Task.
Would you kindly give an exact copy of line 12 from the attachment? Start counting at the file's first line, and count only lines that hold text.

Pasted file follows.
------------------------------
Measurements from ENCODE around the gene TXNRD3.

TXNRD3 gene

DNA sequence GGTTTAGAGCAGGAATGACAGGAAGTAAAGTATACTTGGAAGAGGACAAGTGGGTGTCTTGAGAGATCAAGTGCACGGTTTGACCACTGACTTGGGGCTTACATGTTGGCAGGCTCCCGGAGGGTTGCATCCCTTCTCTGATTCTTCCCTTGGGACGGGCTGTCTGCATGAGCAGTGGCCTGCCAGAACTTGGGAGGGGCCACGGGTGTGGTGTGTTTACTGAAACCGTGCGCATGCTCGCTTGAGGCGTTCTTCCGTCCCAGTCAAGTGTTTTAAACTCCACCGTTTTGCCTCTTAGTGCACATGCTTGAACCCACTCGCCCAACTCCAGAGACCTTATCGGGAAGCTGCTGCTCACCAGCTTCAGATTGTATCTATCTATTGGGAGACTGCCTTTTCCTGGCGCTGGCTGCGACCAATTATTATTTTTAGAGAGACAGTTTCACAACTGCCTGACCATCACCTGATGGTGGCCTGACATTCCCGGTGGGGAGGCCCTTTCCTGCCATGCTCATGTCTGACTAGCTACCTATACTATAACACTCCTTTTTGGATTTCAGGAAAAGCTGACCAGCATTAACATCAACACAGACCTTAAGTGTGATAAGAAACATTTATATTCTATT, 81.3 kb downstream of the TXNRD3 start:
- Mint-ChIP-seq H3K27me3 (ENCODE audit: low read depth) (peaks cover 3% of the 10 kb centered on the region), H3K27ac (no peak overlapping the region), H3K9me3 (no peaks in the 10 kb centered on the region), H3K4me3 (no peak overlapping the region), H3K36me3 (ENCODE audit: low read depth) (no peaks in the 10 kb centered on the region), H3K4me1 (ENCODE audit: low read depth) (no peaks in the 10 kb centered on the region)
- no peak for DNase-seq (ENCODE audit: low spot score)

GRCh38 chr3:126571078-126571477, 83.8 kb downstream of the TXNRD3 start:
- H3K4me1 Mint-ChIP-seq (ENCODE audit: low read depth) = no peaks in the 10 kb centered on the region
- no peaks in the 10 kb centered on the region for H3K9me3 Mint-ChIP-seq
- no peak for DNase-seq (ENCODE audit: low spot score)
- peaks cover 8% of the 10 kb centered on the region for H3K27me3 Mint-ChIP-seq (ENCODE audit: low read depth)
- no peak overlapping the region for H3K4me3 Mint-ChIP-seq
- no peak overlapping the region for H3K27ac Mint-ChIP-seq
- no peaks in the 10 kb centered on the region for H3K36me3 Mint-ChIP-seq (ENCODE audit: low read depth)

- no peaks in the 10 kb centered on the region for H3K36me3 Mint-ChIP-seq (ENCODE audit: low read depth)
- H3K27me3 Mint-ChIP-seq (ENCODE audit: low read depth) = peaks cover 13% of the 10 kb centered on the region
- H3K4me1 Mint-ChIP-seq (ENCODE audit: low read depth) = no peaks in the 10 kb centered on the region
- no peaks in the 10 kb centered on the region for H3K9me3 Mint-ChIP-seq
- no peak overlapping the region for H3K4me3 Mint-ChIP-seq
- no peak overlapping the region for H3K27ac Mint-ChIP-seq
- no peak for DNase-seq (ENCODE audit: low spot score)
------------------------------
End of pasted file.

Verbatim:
- no peak overlapping the region for H3K27ac Mint-ChIP-seq